Jensen v Hoareau (CS 379/1996) [1998] SCSC 3 (09 March 1998);

 

Jensen v Hoareau

(1998) SLR 84

 

Ramniklal VALABHJI for the Plaintiff

Pesi PARDIWALLA for the Defendant

 

Ruling delivered on 9th day of March, 1998 by:

 

PERERA J:  The plaintiff, who is a non–resident, sues the defendant for the recovery of US dollars 14,276 which he avers was granted as a loan while he was a visitor to Seychelles in 1993. The defendant in her defence has averred that that sum was given to her as a donation or gift.

 

The instant ruling concerns an ex-parte application made by Mr Valabhji, counsel for the plaintiff, under section 163 of the Seychelles Code of Civil Procedure (Cap 213). It has been averred that since the defendant has admitted the claim as a gift unsubstantiated by any document, summons should be issued on her to appear in court to be examined on her personal answers "concerning all aspects of the case and particularly the claim of US dollars 14,276".

 

Although the application was titled "ex-parte"it had been served on the attorney for the defendant as the attorney for the plaintiff had endorsed on the application "to be served on defendant's attorney Mr Pesi Pardiwalla, Victoria".  Hence the matter was heard inter partes.

 

Section 163 provides that –

 

Whenever a party is desirous of obtaining the personal answers not upon oath of the adverse party, he may apply to the judge in court on the day fixed for the defendant to file his statement of defence or prior thereto, or he may petition the court ex parte at any time prior to the day fixed for the hearing of the cause or matter to obtain the attendance of such adverse party, and the court on sufficient ground being shown shall make an order granting the application or petition. And the party having obtained such order shall serve a summons, together with a copy of the order, on the adverse party to appear in court on the day stated therein.

 

In the supporting affidavit to the application Mr Valabhji, attorney for the plaintiff. has averred –

 

2.         That my client will not be able to travel to Seychelles for the hearing of the case on the 11 July 1997.

 

3. That it is necessary that the defendant be examined on her personal answers before we proceed with the case proper.

 

Mr Pardiwalla submitted that the only reason adduced for making the application was the inability of the plaintiff to attend court on a particular day for the hearing, and that was not a valid reason for ordering summons on the defendant.

 

Mr Valabhji in reply submitted that the plaintiff was a foreigner and that he cannot come to Seychelles for various reasons. He further submitted that on the basis of the pleadings the plaintiff has to prove that there was a loan and the defendant would have to rebut it on the basis of a gift. He therefore maintained that he had a right to call the defendant on personal answers.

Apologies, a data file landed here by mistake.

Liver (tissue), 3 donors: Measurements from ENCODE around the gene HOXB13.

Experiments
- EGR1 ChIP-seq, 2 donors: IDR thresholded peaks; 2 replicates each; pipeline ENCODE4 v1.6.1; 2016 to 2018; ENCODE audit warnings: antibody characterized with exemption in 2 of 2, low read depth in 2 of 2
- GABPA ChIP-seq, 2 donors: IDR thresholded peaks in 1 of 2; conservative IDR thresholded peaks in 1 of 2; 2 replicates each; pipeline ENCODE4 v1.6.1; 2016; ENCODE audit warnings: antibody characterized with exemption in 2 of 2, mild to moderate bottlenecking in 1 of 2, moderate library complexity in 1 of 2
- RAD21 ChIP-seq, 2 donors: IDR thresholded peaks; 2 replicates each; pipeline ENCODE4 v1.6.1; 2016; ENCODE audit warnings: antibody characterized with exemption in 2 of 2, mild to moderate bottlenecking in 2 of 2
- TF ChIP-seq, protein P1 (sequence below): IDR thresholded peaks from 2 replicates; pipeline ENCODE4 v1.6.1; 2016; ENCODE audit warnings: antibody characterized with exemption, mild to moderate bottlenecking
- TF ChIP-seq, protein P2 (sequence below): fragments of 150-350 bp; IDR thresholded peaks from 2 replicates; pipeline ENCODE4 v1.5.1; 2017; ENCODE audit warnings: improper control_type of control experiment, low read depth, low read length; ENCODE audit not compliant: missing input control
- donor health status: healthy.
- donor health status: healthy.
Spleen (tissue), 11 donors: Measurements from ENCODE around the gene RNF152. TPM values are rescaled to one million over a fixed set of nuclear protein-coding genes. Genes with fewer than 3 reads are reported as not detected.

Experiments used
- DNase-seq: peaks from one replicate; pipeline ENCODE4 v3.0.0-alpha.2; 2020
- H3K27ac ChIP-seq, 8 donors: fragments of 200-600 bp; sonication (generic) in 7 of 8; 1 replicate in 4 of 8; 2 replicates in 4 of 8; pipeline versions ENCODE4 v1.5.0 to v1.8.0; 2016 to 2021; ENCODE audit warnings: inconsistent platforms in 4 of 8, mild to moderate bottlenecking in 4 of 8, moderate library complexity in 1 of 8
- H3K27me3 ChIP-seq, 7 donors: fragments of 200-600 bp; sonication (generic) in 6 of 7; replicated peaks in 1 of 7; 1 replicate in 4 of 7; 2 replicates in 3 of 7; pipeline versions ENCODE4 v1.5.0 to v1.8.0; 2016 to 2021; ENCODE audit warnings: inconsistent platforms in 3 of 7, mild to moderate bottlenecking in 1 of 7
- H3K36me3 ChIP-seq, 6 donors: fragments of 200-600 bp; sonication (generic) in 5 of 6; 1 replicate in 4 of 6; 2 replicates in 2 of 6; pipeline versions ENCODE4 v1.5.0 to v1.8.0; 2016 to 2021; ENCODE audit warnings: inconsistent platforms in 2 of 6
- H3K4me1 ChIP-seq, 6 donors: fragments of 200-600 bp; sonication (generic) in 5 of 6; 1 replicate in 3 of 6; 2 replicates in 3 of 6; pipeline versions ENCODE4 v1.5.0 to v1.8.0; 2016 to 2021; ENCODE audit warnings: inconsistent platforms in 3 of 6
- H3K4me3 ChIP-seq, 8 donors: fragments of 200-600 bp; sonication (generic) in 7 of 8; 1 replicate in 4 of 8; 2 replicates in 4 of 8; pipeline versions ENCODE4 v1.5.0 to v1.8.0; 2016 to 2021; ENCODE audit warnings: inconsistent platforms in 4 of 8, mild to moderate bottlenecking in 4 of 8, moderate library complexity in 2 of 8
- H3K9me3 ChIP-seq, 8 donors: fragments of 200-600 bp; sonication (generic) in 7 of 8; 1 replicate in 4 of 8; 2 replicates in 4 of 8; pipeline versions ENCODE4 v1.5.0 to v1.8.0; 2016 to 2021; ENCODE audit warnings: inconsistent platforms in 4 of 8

In the case of Chez Deenu v Philibert Loizeau (unreported) CS 202/86 the plaintiff, a merchant, claimed R17,449.13 in respect of goods supplied to the defendant. The defendant in his defence denied that he was indebted to the plaintiff in the sum claimed of at all.  Counsel for the plaintiff in making an application to examine the defendant on his personal answers submitted that the defence was a total denial of indebtedness which indicated that there were no transactions between the plaintiff and the defendant and also that they did not know each other. The learned Chief Justice Seaton rejected the application on the basis that the plaintiff must first adduce some prima facie evidence before he could call on the respondent for his personal answers.

 

The Court of Appeal (SCA Appeal No. 17 of 1987) set aside that ruling. Goburdhun JA stated thus –

 

The right of a party to examine his opponent on his personal answers should not be taken away from the party except on strong grounds ……….

 

The purpose of calling a defendant on his personal answers is to obtain admissions from him or evidence which would destroy his case or strengthen that of the party calling him. Of course if a motion to call a party on his personal answers is unreasonable the Court has a discretion to disallow it.

 

D'Arifat JA observed that –

 

The parties to a civil action have a right to know the legal pretentions of their opponents and more specially the averments on which they rely to prove their case.

 

In the case of Re Kassamally Esmael 1941 MR 20 it was held that the right to examine a party on personal answer, being a legal right, could be denied only on strong grounds such as where the physical attendance of the defendant is impossible or dangerous to life, or if it is proved that the person to be examined is in no way concerned with the issue. There are no such grounds in the instant case.

 

The defendant had in her defence admitted receiving a total of US dollars 14,276 from the plaintiff as a donation, but not as a loan. The plaintiff in such circumstances has the right to call the defendant on her personal answers to obtain admissions from her or evidence which could destroy her case or strengthen his own case.  Such a procedure is not unreasonable nor does it give any unfair advantage to the plaintiff as such evidence is not given on oath and as under section 4 of the Evidence Act, the defendant's counsel has the right to examine his own client to correct any ambiguity arising from the answers given.  There are therefore sufficient grounds for ordering summons on the defendant. Accordingly, the Court makes an order that summons be issued on the defendant to appear in court at the next date of hearing, to be examined on her personal answers.

 

Ruling made accordingly.

 

Record:  Civil Side No 379 of 1996